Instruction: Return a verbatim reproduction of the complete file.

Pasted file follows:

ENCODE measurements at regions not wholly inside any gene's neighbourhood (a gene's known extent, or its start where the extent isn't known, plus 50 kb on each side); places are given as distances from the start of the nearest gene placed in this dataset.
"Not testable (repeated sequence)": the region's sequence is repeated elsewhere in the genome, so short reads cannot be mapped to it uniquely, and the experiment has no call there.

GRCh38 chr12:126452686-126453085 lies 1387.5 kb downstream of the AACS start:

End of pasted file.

ENCODE measurements at regions not wholly inside any gene's neighbourhood (a gene's known extent, or its start where the extent isn't known, plus 50 kb on each side); places are given as distances from the start of the nearest gene placed in this dataset.
"Not testable (repeated sequence)": the region's sequence is repeated elsewhere in the genome, so short reads cannot be mapped to it uniquely, and the experiment has no call there.

GRCh38 chr12:126452686-126453085 lies 1387.5 kb downstream of the AACS start: